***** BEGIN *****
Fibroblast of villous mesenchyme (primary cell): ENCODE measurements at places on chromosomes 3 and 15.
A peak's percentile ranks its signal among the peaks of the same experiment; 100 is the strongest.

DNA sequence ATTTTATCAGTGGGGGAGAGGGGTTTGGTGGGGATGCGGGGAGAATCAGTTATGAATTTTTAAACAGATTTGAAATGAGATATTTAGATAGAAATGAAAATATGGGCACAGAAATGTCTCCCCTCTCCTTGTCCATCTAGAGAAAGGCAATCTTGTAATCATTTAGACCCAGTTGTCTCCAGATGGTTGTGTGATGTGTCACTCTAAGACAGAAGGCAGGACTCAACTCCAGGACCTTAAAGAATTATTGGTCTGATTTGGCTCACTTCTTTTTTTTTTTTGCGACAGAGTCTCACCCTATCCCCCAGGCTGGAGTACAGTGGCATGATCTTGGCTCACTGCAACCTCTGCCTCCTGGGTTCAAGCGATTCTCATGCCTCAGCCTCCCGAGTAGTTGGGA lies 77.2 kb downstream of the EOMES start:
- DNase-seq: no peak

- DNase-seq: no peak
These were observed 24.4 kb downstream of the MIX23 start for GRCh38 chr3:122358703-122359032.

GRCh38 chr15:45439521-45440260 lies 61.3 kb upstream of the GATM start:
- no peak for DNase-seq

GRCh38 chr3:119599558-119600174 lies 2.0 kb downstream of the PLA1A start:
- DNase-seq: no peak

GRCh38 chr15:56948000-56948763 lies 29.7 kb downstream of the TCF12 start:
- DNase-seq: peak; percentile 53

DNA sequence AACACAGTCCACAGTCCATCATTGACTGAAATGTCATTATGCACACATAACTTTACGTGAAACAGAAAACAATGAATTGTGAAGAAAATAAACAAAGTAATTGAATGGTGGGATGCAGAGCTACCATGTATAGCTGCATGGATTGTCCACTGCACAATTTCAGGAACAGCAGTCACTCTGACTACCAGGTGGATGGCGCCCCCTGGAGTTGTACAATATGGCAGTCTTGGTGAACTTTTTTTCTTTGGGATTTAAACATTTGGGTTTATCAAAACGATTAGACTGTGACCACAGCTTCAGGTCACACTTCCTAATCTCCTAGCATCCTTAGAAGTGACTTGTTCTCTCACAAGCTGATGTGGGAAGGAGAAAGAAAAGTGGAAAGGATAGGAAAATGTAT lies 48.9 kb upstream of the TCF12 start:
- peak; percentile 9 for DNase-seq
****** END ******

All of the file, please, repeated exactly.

Fibroblast of villous mesenchyme (primary cell): ENCODE measurements at places on chromosomes 3 and 15.
A peak's percentile ranks its signal among the peaks of the same experiment; 100 is the strongest.

DNA sequence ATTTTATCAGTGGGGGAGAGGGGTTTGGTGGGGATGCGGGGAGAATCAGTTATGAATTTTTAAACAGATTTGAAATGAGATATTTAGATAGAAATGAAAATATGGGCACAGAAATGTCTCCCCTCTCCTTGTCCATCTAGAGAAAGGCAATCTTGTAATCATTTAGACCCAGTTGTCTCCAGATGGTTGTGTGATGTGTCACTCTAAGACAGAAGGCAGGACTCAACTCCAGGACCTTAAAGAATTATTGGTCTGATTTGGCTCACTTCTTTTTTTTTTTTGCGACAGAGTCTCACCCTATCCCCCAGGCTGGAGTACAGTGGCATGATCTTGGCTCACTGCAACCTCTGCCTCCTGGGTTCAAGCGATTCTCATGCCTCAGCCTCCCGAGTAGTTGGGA lies 77.2 kb downstream of the EOMES start:
- DNase-seq: no peak

- DNase-seq: no peak
These were observed 24.4 kb downstream of the MIX23 start for GRCh38 chr3:122358703-122359032.

GRCh38 chr15:45439521-45440260 lies 61.3 kb upstream of the GATM start:
- no peak for DNase-seq

GRCh38 chr3:119599558-119600174 lies 2.0 kb downstream of the PLA1A start:
- DNase-seq: no peak

GRCh38 chr15:56948000-56948763 lies 29.7 kb downstream of the TCF12 start:
- DNase-seq: peak; percentile 53

DNA sequence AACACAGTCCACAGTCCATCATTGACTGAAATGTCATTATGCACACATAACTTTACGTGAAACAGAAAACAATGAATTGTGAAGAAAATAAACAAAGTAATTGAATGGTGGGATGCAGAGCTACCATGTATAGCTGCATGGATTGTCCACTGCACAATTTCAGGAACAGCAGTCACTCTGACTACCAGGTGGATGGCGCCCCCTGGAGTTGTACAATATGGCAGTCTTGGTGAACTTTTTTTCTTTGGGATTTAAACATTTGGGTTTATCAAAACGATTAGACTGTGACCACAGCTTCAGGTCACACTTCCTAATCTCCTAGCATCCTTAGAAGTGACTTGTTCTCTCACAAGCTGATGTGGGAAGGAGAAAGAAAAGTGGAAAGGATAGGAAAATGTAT lies 48.9 kb upstream of the TCF12 start:
- peak; percentile 9 for DNase-seq